The second type of penalty you can receive is an algorithmic penalty. To explain what this means you have to understand a little bit of the background to how Google’s search engine works.

An algorithm is basically a set of complicated inter-related formulas that allows Google’s search engine to rank sites in its results pages. The algorithm looks at onsite signals (how the site is structured) as well as offsite signals (the number and quality of external links pointing to the site) to ascertain how high to rank the site on any given search term.

Google’s algorithms are constantly being updated and from time to time a major update is released that addresses problems that have become endemic issues that Google feels are compromising the integrity of its search results. The last of these major updates was Panda 4.0 and rumours abound of an imminent update to its Penguin Algorithm. Updates to these algorithms can result in your site dropping in the SEPRs for certain keywords or phrases. In worst case scenarios your site may drop out of the SERPs altogether.

The first major problem with receiving an algorithmic penalty is that, unlike a manual penalty, you don’t receive any notification that you’ve been penalised. Because Google’s algorithm is an independent piece of code, when Google’s web spiders come to crawl your site and find it to be in breach of their guidelines, they will apply the penalty to your site without warning. Watch this video from Matt Cutts for a fuller explanation of the relationship between manual and algorithmic penalties.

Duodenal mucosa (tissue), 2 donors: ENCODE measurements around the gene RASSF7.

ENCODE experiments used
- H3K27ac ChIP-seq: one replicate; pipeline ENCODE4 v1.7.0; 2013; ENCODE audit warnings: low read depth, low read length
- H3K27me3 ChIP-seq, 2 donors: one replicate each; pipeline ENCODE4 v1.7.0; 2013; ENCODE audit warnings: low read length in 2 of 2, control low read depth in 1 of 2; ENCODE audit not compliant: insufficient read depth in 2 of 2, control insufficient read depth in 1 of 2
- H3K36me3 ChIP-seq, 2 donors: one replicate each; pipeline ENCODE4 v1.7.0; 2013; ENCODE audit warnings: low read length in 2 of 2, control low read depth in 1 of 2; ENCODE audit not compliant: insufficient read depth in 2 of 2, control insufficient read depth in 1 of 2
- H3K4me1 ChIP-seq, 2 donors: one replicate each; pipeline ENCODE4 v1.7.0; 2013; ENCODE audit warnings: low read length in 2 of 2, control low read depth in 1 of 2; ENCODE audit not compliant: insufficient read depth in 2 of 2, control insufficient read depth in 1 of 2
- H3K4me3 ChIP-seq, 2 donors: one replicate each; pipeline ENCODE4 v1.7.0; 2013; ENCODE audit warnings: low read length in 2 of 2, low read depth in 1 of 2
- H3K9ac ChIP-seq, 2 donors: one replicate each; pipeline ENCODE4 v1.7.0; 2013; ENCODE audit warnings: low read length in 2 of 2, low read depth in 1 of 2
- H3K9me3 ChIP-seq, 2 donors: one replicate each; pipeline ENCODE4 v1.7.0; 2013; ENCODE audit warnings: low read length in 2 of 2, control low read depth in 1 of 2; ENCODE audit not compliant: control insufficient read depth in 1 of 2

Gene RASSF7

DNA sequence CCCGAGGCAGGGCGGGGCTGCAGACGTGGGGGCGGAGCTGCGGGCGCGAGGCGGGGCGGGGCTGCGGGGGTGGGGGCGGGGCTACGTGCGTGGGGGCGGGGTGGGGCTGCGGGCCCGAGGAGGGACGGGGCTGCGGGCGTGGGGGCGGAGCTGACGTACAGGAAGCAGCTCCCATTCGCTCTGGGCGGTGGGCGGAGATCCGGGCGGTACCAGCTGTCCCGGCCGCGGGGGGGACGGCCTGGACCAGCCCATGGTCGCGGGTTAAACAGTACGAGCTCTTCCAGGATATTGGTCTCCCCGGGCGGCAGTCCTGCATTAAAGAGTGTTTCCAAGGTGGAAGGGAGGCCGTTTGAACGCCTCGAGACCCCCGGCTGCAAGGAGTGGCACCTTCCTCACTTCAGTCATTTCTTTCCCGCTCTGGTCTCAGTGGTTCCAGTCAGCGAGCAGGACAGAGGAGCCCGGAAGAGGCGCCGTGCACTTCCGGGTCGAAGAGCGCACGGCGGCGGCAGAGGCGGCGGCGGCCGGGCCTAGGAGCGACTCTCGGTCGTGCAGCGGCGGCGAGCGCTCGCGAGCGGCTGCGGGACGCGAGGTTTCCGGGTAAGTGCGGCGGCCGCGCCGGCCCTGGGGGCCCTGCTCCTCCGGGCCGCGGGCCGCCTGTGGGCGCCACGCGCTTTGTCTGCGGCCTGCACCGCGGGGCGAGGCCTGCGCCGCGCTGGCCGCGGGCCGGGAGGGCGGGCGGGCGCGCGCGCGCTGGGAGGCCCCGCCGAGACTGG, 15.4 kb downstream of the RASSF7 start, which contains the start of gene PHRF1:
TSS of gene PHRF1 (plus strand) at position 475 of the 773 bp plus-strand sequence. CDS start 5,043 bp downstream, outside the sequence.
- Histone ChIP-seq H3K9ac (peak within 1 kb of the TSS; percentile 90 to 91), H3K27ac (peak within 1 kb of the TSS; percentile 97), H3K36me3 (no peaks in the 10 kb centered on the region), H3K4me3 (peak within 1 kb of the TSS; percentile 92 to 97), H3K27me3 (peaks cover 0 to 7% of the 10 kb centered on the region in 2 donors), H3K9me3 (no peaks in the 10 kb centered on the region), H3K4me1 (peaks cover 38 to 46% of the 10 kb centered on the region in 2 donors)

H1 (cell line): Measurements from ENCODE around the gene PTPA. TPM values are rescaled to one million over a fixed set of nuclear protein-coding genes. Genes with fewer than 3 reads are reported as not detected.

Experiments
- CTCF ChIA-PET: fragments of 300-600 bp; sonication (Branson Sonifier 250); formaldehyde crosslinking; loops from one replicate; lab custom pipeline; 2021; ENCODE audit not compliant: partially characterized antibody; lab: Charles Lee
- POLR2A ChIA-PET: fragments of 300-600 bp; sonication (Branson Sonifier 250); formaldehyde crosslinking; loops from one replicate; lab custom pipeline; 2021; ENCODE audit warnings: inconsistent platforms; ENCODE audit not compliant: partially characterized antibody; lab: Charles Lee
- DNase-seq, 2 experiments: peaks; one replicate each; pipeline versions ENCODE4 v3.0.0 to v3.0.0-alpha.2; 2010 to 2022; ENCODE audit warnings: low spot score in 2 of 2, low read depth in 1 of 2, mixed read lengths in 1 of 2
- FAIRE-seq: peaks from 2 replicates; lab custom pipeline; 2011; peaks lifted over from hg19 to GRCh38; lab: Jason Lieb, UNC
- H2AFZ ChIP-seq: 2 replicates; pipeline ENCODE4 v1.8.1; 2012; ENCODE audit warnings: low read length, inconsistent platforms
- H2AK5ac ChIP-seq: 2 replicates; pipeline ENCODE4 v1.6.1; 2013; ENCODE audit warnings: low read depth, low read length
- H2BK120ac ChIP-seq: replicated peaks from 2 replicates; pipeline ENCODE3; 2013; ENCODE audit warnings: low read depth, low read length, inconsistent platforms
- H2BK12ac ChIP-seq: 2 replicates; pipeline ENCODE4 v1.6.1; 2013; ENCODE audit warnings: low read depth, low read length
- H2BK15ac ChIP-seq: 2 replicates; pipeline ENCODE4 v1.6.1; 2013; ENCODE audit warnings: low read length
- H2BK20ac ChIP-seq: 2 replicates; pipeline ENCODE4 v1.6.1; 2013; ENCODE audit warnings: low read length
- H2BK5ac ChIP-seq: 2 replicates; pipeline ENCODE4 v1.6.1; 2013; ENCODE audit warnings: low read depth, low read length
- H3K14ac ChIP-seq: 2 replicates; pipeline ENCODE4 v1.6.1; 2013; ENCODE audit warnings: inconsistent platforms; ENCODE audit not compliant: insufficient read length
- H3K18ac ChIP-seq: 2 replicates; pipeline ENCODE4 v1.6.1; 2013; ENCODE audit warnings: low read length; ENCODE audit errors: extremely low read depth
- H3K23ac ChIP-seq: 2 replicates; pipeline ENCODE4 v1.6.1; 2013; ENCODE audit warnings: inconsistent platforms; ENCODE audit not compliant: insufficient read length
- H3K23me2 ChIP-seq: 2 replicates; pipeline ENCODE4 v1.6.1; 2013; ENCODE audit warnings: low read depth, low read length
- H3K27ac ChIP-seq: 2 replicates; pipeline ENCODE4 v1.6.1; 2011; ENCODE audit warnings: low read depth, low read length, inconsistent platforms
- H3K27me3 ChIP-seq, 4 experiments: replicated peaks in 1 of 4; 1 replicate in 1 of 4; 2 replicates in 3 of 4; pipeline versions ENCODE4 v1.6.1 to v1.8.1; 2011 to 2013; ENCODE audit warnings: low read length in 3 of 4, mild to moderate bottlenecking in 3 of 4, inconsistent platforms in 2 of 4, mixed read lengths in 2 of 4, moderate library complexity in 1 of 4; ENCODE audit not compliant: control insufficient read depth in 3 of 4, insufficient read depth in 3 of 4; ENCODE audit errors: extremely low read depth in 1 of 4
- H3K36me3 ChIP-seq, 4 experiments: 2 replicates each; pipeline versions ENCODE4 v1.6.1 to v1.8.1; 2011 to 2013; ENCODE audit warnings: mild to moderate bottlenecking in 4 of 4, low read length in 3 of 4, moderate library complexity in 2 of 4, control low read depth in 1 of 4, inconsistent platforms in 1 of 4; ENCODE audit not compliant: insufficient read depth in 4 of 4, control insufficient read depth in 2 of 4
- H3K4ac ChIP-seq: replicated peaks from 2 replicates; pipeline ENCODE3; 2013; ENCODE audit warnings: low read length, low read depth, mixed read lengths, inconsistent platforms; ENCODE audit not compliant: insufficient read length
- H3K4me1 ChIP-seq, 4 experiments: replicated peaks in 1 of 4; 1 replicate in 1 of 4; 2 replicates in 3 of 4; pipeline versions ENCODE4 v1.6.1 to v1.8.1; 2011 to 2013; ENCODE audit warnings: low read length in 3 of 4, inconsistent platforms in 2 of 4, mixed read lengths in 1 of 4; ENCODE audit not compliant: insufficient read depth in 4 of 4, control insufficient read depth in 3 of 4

The second major problem with an algorithmic penalty is that you won’t know what it is exactly that you’ve done to breach Google’s Guidelines. Keeping an eye on your search rankings will help you identify the rough date that your site dipped or dropped off and this data is extremely important as it will allow you to identify what (if any) algorithm update may be responsible for the penalty. For a comprehensive list of all updates, use this great list of Google’s algorithm change history from Moz which is constantly being updated.


Getting a penalty from Google is totally avoidable but letting your guard down with regard to your backlink profile can lead to sloppy link building and before you know it, you could be staring at one of the 400,000 manual penalties Google hands out every month. The important thing is not to panic. If you’ve got a manual penalty then there’s every chance you can clear it up. If you find your site has dropped off the rankings without warning then you may have been penalised by Google’s algorithm.

Over the next couple of months we’ll be releasing further posts in this series of guides that will look at dealing with both manual and algorithmic penalties, as well as how to identify and take down bad links and an in depth look at how and when to use Google’s Disavow tool.

If you have any comments or questions about this post, or would like to discuss a specific issue with your site, please get in touch using the form below.

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Magnus Linklater SEO Consultant

Author: Magnus Linklater

Magnus is an SEO specialist and online marketing professional with over 25 years of digital and traditional marketing experience.

As the founder of Bespoke Digital, Magnus has worked on technical site audits and content marketing campaigns for hundreds of clients and regularly writes about SEO strategy, tips & tricks.

Find Magnus on LinkedIn